Cthulhu’s Fifth Symphony
Last year’s Miami World Music Festival featured music from Germany, Cuba, Spain, Argentina, and Russia. This year’s festival once again selects Earth as the world to be its focus, going with performances from France, Cuba, Spain, Venezuela, North India, and nations across Africa. Better luck next year, Neptunians.
Somewhere beyond the asteroid belt, tentacled creatures are swaying their eyestalks to an R. Kelly performance, a local boy done good who is even more popular on his home planet than on Earth (possibly because the aliens back home die at 14 unless provided with an adequate urine supply). As usual, all the best tours are bypassing Miami. Sigh.
The Miami World Music Festival seeks to remedy this problem, not by luring R. Kelly with intergalactic broadcasts of early Degrassi reruns, but by hosting five concerts of classical world music at FIU’s Wertheim Concert Hall (10910 SW 17th St., Miami). The venue has only 600 seats, so it’s a rather intimate way to see some of the world’s best musicians who are not R. Kelly.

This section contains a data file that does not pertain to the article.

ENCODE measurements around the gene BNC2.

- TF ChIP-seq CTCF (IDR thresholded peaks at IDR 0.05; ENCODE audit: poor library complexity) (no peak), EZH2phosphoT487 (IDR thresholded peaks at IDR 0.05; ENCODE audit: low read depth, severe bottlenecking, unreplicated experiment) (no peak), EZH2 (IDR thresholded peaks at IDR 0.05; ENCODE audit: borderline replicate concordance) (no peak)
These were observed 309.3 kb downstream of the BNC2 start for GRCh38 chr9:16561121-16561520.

French composer Claude Bolling’s flute and guitar compositions will be played by an ensemble including Grammy-winning flutist Nestor Torres and the Frost School of Music’s director of guitar studies, Rafael Padron. Singer and guitarist Luz Marina will play some of her own songs and traditional Venezuelan music along with South Florida band Menage. Venus Rising is an all-female drum and dance group that will play African roots music, while Jeff Deen and Vicki Richards will deliver Indian raga in another show. And “Estampas de Zarzuela” is a collection of some of the most acclaimed songs, scenes, and dances of the zarzuela style from Spain and Cuba.
Meanwhile, R. Kelly is supposedly recording a country music album. Which country? Who knows?
Sept. 19-22, 2013
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